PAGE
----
WARNING! Peak Design Everyday Camera Bags and Backpacks Are Susceptible to Mould Infection

I was recently prepping for a shoot in the city the next day so one of the first things was to decide which camera bag or backpack to carry my gear in.

I opened the big closet in my storage room where Peak Design, F-Stop Gear, Think Tank Photo and MindShift Gear camera bags and backpacks are kept, took a Peak Design Everyday Backpack out into the sunlight and, lo and behold, found it was infected with mould.

I then took out two Peak Design Everyday Messenger bags out into the light to find that they, too, are infected with mould.

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I recently discovered that two Peak Design Everyday Messenger bags and one Everyday Backpack were infected with camera and lens destroying mould while camera bags and backpacks by other manufacturers that were stored in the same large equipment storage closet remain untouched by mould.

None of the Think Tank Photo, MindShift Gear, Cosyspeed, and F-Stop Gear bags and backpacks appear to have been infected with mould.

For safety’s sake I had no choice but to immediately throw out all three Peak Design camera bags and backpack and luckily there was a trash collection tomorrow morning in order to get them out of the building.

I was saddened by having to do so as I applaud the creativity and innovation inherent in Peak Design’s products and have enjoyed using all three in the way for which they are designed, for daily carrying of the more mundane items of life and work along with camera, a lens or two and other smaller photographic items.

I have a large collection of Peak Design camera straps but almost all of them are stored attached to cameras in reasonably well-sealed plastic boxes with silica gel packs inside, and so far I have not found evidence of mould on any of them.

None of the Peak Design bags and straps had leather trim on them; they were all in the Charcoal colourway that is trimmed with synthetic materials whereas the Ash colourway is trimmed with leather.

As soon as I threw out the Peak Design bags I checked the straps on my cameras as well as two other boxes containing several spare straps and accessories.

Ever since the climate here in Sydney started becoming progressively more subtropical several years ago I have been conscious of the possibility of mould infection in leather products after discovering mould on a leather jacket, leather boots and leather-trimmed shoes.

I tried out several brands of anti-mould sprays on them but the mould eventually returned so the jacket and footwear had to be thrown out.

Then I discovered that certain types of plastics can also become infected with mould, most notably several Hedgren shoulder bags made from synthetics.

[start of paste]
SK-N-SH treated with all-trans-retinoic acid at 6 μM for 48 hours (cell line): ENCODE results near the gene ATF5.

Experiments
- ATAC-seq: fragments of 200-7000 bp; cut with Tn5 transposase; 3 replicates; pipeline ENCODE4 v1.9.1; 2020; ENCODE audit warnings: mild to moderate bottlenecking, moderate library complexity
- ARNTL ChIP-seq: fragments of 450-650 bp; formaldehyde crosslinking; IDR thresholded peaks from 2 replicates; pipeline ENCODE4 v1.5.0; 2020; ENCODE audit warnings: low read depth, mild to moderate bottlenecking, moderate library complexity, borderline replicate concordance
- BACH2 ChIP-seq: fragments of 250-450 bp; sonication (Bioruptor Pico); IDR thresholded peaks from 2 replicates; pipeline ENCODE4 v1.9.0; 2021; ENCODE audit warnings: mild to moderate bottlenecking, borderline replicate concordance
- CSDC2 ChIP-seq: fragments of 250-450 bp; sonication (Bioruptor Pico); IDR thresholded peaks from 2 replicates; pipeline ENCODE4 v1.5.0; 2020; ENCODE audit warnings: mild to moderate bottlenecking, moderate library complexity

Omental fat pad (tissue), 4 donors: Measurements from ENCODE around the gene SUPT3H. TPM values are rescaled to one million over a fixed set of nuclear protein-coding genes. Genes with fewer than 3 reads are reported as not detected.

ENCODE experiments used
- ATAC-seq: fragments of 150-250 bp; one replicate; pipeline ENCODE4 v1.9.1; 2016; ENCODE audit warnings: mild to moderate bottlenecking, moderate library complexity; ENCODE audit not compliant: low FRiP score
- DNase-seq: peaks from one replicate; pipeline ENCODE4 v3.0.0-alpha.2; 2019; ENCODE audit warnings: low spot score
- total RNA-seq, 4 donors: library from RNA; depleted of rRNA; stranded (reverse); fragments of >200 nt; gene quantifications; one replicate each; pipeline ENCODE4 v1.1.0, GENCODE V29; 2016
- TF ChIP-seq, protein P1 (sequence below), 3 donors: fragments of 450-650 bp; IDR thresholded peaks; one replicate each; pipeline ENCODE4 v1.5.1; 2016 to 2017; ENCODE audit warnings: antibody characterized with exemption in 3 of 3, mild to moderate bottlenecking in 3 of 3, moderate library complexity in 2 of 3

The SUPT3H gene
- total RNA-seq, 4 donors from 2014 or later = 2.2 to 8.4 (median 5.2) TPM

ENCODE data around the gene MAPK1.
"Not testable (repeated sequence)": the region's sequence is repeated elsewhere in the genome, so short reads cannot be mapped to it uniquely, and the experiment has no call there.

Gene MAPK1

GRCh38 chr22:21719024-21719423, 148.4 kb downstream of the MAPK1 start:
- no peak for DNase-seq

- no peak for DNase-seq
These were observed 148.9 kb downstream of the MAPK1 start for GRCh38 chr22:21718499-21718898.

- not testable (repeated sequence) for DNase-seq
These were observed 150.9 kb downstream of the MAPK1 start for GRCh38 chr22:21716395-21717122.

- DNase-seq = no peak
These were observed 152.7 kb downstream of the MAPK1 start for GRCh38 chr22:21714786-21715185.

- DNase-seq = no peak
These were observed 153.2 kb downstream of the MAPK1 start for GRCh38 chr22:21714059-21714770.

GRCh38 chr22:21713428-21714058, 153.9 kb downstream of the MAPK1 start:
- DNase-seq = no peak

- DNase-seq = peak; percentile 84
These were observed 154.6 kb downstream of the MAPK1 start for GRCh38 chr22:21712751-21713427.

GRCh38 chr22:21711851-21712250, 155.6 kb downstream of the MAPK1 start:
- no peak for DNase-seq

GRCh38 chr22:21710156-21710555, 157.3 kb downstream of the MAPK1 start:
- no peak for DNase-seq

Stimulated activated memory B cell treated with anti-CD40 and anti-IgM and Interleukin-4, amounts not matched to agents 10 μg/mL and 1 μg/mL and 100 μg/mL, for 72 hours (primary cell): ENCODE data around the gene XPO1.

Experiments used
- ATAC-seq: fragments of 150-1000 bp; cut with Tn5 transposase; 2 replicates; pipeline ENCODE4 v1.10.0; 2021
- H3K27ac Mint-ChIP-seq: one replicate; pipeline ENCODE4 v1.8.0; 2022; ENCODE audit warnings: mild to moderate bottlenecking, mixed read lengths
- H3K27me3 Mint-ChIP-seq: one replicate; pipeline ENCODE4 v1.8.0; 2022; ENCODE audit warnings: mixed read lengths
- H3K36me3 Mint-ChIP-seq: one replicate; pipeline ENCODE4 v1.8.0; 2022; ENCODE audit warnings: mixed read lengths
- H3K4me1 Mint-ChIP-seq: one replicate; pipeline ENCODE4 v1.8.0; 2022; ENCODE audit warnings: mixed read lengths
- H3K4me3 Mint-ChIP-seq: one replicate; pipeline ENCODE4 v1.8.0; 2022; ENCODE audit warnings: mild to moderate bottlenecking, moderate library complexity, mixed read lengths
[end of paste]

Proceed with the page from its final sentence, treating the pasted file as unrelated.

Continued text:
I have been progressively  swapping over to shoes and other products made from synthetics rather than leather but it is clear that certain synthetic materials can also be a threat.

Mould infection on two Peak Design Everyday Messenger Bags and one Everyday Backpack

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Will’s Vegan Shoes Releases Possibly Perfect On-Location Boots and Shoes for Photographers and Moviemakers

London-based online boot and shoe maker and retailer Will’s Vegan Shoes and Accessories Co. has released candidates for what may be the perfect on-location boots and shoes for photographers and moviemakers, Waterproof Hiking Boots and Waterproof Hiking Shoes, in men’s and women’s version and in a range of sizes. 

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Will’s Vegan Shoes & Accessories Co. has released what may be the perfect work boots and shoes for photographers and moviemakers, in a range of sizes for men and women.

Shoe designer Will Green “started Will’s Vegan Shoes with a passion to provide animal and human friendly shoes with high-street styles and prices. My dream is to bridge the gap between everyday people and ethically produced vegan shoes.”

I have had to pay particular attention to leather products in our home and home studio and offices in recent years, since radical climate change set in and many leather products here began attracting mould for the very first time.

Mould is fatal to cameras, lenses and electronics.

Leather goods, leather trim on camera bags and camera straps, leather boots and shoes and even some synthetic fabrics can become mould breeders almost overnight, and once established mould can spread from item to item and throughout the house.

Black mould has proven to be a particular problem for some Sydney residents of our acquaintance, requiring them to evacuate their flats and the flats themselves to be boarded up, declared uninhabitable.

I have tried removing mould from affected items with anti-mould products of various sorts but mould spores always seem to remain deeply embedded even when the surface appears clean.